Miller: a rebel beyond Broadway

The undoubted coup of Daily Ireland’s early days was in attracting ude Collins away from his regular slot on page 2 of the Irish News. Today he writes on the man he sees as a quinntessential American rebel, playwright Arthur Miller.

He sees echoes in the paranoid atmosphere of Miller’s Crucible in contemporary Northern Ireland:

Criminality and evil, they say, and those who consort with criminals and evil-doers, must be cast out. The guilty ones in our society will be identified not by logic or legal process, but by the word of experts in such dark affairs. These experts cannot share their frightening knowledge with us because if they did it could destroy society. So they must keep what they know secret and we must take their word as to who the evildoers are and what they have done. If we don’t, our society is at risk.

  • peteb

    If you want to read an article on Arthur Miller, rather than Jude Collins’ disingenuous attempt to shoe-horn The Crucible into his interpretation of contemporary events, you could always read Philip French thoughts on one of the creative giants of the 20th century, Voice of America, from The Observer.

  • James

    The real story of that era was the Kazan-Monroe-Miller triangle through the Actor’s Studio. It’s one hell of a 50’s story of sex, commies, friendships and betrayal.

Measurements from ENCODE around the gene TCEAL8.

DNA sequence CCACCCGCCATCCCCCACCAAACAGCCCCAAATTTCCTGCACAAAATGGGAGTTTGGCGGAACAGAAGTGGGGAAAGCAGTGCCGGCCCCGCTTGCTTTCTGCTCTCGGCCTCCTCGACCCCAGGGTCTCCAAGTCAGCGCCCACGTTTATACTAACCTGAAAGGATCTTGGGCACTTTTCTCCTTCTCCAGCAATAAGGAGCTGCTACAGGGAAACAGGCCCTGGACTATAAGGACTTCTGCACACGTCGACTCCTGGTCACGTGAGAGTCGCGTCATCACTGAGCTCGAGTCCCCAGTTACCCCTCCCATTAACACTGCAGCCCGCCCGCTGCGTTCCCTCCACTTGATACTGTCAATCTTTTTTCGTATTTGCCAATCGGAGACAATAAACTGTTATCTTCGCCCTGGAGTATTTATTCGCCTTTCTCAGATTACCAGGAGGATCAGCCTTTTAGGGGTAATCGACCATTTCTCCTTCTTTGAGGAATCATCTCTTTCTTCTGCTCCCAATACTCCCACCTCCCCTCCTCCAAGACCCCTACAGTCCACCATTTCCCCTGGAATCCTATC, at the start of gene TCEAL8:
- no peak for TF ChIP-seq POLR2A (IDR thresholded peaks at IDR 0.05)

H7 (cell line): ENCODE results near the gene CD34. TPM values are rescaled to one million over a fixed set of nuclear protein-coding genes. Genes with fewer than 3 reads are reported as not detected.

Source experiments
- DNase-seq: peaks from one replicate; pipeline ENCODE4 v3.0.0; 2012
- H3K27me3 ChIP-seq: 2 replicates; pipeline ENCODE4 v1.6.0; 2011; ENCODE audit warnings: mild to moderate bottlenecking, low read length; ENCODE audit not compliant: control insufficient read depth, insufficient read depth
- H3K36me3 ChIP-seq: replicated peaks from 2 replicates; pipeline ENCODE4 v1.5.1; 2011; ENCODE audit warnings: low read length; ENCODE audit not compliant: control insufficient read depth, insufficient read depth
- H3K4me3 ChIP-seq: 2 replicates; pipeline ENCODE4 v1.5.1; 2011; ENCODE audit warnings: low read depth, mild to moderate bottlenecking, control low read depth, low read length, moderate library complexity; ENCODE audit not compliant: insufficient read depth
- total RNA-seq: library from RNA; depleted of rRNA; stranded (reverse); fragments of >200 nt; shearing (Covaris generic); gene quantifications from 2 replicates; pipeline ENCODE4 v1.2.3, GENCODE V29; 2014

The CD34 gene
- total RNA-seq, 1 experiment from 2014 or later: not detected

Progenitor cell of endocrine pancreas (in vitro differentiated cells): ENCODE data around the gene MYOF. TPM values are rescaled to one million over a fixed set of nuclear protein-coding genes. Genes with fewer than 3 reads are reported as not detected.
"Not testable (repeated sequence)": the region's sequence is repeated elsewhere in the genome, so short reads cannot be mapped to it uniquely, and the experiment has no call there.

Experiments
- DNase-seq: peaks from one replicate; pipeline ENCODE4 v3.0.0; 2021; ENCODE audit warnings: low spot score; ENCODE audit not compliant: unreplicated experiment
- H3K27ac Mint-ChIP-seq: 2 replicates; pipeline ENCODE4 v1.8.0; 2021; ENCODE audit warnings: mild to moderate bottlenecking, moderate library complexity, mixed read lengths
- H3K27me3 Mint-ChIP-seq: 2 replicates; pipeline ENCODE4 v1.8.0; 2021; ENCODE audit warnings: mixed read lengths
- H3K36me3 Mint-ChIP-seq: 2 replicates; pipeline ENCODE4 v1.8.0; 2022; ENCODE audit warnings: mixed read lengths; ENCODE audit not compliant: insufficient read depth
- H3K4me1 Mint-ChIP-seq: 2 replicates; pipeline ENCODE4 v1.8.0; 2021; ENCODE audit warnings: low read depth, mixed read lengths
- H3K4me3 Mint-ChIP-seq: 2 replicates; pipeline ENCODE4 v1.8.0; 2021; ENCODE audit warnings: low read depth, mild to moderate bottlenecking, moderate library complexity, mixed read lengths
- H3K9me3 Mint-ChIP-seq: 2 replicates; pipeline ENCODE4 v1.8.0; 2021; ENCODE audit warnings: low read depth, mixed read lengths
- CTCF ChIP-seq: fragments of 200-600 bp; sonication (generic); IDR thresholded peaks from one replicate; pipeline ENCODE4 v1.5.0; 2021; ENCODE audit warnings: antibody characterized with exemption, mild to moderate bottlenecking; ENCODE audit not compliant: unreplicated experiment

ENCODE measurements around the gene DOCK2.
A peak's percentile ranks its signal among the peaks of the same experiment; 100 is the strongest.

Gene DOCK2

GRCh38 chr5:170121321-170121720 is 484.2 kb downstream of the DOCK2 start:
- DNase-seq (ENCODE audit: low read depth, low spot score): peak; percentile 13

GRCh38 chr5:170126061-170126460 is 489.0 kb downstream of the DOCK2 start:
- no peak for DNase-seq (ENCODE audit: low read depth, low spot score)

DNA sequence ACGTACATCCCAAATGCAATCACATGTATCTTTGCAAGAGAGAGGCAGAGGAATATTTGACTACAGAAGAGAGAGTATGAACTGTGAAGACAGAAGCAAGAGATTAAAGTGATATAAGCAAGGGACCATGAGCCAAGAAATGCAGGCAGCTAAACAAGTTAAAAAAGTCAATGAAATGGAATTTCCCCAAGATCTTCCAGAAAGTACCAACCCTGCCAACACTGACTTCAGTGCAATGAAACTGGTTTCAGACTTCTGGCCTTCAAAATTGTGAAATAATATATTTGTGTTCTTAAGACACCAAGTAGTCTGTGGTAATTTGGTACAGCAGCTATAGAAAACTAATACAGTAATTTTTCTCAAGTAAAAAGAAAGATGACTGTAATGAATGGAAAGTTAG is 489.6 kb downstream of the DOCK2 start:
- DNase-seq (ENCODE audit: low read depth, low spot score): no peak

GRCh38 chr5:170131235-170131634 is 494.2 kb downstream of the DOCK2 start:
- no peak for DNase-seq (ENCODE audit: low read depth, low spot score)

• peteb

    As James points out, when Miller met Monroe she was sleeping with Elia Kazan.

    Miller wrote about seeing her at a party, held in his honour, shortly after that first meeting –

    “[She seemed] ludicrously provocative … if only because her dress was so blatantly tight, declaring rather than insinuating that she had brought her body along and that it was the best one in the room.”

    Elia Kazan is also said to have claimed to have spotted “the lovely light of lechery” in Miller’s eyes that night.

    Seems more than likely.

  • Davros

    I thought it was fair comment by Jude, who has a new book (Leave Of Absence) out soon, Pete.

  • peteb

    You may think that if you like, Davros.. as I’ve stated, it’s a disingenuous piece.

  • Jacko

    How does poaching Jude Collins from the Irish News amount to a coup? It’s like a third division football club signing Vinnie Jones (as he is now) and describing that as a coup.

    Pete, took your advice and went to the Observer site – excellent piece. Thanks for that.

  • peteb

    No problem, Jacko.. the Observer has a couple of other good pieces too.

    This one in particular

    I like the company of women. Life is boring without them – Arthur Miller.

    Arthur Miller by those who met and worked with him – Melvyn Bragg, Richard Eyre, Nicholas Hytner

  • Jacko

    Thanks Pete. I’ll keep those.
    They did a wonderful obit. on Alister Cooke at the time as well.
    Outside of normal reading, I’m a sucker for book reviews and obits. of people who have impressed me with their talent (not important whether or not I have always agreed with them).